Caren Grown joined the World Bank as senior director of the Gender Group in September 2014, after seven years as economist-in-residence and co-director of the Program on Gender Analysis in Economics at American University in Washington, DC. From 2011 to 2013 she was on leave as senior gender advisor and acting senior coordinator for Gender Equality and Women’s Empowerment at the U.S. Agency for International Development (USAID), where she crafted the agency’s Gender Equality and Female Empowerment policy and led efforts to integrate gender equality throughout the agency’s policies and programs. During her career, she directed many collaborative, international research projects, including most recently the United Nations University-WIDER program on aid effectiveness and gender equality, the Gender Asset Gap Project, and the Project on Taxation and Gender Equity. Her recent books include Taxation and Gender Equity, co-edited with Imraan Valodia (Routledge 2010); The Feminist Economics of Trade, co-edited with Irene Van Staveren, Diane Elson, and Nilufer Cagatay (Routledge 2007); and Trading Women's Health and Rights: the Role of Trade Liberalization and Development, co-edited with Elissa Braunstein and Anju Malhotra (Zed Books 2006). She is the lead author (with Geeta Rao Gupta) of the Millennium Project Task Force 3 Report entitled Taking Action: Achieving Gender Equality and Empowering Women (Earthscan Press 2005) and co-author (with Gita Sen) of Development, Crises and Alternative Visions: Third World Women's Perspectives (Monthly Review Press 1987). Her articles have appeared in World Development, Journal of International Development, Feminist Economics, Health Policy and Planning, and The Lancet.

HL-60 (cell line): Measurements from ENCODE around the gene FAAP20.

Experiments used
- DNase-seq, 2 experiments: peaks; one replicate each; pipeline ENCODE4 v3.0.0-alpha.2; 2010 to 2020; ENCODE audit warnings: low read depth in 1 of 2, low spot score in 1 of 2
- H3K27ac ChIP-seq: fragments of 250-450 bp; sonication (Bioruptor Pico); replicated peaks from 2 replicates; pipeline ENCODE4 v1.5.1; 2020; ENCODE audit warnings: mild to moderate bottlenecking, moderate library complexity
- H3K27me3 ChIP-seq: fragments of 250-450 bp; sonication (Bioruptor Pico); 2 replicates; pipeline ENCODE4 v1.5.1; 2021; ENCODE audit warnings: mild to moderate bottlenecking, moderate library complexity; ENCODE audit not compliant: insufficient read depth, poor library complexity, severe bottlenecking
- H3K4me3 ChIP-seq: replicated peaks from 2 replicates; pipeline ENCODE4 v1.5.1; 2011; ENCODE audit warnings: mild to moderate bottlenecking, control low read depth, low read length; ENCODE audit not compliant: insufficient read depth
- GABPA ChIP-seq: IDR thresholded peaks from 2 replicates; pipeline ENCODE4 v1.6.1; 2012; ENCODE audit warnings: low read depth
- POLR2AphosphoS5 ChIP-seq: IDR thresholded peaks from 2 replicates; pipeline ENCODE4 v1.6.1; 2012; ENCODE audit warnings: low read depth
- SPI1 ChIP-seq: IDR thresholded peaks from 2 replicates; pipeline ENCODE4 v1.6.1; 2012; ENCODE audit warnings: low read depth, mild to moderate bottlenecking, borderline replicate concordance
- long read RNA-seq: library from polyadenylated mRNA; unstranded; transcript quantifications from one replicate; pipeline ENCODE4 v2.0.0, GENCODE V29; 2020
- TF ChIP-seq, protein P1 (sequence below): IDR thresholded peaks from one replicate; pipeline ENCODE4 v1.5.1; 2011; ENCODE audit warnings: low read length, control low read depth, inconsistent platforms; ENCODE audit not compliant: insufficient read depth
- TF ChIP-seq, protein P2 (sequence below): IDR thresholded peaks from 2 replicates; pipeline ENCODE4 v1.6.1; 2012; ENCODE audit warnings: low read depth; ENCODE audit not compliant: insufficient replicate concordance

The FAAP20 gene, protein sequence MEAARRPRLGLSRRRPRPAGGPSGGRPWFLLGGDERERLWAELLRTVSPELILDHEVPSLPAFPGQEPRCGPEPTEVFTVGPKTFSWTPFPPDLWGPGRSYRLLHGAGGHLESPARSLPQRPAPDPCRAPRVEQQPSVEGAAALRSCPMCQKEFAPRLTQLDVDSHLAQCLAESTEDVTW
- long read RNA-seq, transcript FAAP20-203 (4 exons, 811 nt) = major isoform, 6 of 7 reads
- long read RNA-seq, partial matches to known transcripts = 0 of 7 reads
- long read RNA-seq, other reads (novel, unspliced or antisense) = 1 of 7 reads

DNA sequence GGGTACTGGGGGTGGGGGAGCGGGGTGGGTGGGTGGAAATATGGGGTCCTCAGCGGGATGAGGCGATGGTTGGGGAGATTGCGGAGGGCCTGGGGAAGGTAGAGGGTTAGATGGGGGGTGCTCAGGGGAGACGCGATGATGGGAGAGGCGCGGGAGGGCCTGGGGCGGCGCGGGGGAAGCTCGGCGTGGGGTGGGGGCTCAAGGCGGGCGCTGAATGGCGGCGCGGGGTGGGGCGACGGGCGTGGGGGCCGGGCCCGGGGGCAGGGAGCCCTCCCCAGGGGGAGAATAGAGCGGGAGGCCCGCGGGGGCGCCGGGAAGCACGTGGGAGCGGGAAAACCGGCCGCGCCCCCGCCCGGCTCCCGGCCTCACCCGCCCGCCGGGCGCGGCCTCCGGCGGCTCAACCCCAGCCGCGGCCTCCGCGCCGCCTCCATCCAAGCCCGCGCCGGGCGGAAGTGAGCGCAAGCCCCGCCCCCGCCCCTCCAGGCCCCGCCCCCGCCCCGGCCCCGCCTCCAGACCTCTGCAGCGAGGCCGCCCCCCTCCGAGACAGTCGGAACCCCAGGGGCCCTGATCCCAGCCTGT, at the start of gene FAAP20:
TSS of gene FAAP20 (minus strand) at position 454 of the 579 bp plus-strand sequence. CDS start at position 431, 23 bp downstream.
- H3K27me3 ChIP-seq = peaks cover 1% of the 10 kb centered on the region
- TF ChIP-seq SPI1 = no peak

Greg Myers

Lead land Administration Specialist, World Bank

Rehana Vally

Rehana Vally is a Senior Agribusiness Specialist and joined the WBG 4 years ago. She has a master on international agro-economy focus on developing countries and a specialization on post-harvest technology from Cranfield University. She has been working for more than 15 years on international level on export commodities, logistic, agro-industry and quality issues. She has an extensive operational experience as she was the cocoa beans regional quality manager for Cargill and Country Manager for Unicontrol commodity BV (quality control and warehouse financing activities) in Africa.

Grahame Dixie